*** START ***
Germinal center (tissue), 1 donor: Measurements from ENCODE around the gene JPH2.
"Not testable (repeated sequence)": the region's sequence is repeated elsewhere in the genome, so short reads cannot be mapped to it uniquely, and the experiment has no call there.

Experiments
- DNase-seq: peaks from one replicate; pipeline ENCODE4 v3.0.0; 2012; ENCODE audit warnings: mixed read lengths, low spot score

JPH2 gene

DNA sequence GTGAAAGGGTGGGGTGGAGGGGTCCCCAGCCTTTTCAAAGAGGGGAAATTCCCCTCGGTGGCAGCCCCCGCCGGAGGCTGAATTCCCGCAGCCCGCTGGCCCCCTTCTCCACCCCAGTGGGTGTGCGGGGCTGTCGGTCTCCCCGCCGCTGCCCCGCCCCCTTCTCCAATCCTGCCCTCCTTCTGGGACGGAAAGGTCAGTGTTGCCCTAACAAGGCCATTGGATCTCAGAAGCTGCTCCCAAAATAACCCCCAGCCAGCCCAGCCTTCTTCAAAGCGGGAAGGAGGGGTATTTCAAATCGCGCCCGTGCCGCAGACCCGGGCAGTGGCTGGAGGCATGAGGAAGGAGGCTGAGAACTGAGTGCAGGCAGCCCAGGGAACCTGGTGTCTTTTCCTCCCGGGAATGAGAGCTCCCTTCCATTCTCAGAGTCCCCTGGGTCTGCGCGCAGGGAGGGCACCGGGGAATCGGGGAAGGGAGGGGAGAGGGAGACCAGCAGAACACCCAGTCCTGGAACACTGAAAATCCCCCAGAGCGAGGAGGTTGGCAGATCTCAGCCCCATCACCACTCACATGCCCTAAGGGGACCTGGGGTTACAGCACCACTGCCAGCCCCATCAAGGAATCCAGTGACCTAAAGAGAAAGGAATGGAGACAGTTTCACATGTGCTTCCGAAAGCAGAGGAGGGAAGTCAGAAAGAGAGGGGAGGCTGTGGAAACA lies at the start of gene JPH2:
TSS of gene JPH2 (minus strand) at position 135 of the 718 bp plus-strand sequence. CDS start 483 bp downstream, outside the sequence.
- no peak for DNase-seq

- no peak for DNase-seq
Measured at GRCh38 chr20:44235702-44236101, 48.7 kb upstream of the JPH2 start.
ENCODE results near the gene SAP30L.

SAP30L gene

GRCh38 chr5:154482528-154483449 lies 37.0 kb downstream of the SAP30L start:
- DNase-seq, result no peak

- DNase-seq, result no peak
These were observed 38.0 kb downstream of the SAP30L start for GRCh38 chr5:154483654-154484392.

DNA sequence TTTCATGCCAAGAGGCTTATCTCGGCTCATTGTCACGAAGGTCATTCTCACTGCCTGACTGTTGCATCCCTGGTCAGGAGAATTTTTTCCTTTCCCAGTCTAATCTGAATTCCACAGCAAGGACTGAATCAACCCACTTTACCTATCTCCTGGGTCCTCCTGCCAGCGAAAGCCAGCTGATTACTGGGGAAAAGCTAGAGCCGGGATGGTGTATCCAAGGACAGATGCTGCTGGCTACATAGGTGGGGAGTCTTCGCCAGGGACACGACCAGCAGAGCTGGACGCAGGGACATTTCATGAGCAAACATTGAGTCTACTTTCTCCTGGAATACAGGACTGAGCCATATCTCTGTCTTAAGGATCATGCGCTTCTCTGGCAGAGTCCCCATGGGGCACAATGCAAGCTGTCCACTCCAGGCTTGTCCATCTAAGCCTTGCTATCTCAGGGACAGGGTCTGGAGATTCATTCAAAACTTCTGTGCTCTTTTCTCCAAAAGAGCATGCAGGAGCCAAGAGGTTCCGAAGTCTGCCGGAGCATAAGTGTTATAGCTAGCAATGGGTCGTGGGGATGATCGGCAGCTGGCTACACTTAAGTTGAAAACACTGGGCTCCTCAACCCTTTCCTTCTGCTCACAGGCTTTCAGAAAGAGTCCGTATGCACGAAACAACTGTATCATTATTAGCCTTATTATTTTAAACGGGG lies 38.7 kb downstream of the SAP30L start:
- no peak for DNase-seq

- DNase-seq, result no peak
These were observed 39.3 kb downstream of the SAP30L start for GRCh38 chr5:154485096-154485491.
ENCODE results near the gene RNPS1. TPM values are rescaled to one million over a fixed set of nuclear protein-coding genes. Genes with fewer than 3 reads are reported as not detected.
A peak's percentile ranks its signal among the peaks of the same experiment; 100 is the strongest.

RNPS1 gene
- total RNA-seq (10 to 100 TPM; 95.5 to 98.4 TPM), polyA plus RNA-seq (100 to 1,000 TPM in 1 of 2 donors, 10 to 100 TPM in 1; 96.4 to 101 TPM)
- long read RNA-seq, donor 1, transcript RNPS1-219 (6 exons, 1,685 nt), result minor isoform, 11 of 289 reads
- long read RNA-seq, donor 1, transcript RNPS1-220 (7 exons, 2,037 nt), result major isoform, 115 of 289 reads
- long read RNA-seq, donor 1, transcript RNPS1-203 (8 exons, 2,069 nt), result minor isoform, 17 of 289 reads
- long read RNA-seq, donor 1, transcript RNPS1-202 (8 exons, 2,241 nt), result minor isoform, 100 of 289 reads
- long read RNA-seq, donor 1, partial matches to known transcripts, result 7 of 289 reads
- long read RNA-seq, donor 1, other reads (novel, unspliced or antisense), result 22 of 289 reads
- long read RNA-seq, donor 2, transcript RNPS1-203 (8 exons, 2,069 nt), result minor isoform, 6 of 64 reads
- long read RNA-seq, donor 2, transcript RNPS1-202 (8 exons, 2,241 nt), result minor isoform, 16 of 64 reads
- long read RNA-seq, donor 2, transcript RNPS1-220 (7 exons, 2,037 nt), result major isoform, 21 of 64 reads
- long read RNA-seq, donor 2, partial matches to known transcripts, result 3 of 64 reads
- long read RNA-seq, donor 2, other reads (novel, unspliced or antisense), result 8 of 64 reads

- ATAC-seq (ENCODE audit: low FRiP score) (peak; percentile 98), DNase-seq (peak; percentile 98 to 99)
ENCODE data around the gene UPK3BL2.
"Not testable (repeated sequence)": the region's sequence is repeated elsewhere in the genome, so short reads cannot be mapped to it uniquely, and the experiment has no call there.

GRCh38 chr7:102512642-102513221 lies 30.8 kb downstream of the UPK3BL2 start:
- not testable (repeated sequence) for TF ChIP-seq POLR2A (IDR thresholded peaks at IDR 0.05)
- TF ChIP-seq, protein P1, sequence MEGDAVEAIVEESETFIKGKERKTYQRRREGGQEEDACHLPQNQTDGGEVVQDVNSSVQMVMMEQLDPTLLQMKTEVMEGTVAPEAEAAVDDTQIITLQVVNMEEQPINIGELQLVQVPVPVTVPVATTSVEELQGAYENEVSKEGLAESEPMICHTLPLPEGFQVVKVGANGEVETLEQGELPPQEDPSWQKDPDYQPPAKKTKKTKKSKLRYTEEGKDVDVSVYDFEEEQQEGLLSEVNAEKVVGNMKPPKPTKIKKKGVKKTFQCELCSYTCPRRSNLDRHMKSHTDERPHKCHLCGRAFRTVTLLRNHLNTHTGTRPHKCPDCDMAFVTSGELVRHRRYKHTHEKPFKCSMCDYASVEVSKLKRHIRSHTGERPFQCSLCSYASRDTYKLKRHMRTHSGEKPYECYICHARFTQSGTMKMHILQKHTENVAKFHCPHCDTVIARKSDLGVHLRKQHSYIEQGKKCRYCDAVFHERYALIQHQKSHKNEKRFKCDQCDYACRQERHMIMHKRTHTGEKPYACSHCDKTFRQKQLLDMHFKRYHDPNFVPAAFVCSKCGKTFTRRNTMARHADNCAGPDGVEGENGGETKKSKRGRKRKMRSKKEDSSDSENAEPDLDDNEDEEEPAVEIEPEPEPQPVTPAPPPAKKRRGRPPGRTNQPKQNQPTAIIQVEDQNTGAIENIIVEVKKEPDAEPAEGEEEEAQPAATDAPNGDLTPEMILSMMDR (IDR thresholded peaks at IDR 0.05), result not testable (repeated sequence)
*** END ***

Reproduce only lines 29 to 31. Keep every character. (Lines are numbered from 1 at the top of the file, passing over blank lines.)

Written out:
- long read RNA-seq, donor 1, partial matches to known transcripts, result 7 of 289 reads
- long read RNA-seq, donor 1, other reads (novel, unspliced or antisense), result 22 of 289 reads
- long read RNA-seq, donor 2, transcript RNPS1-203 (8 exons, 2,069 nt), result minor isoform, 6 of 64 reads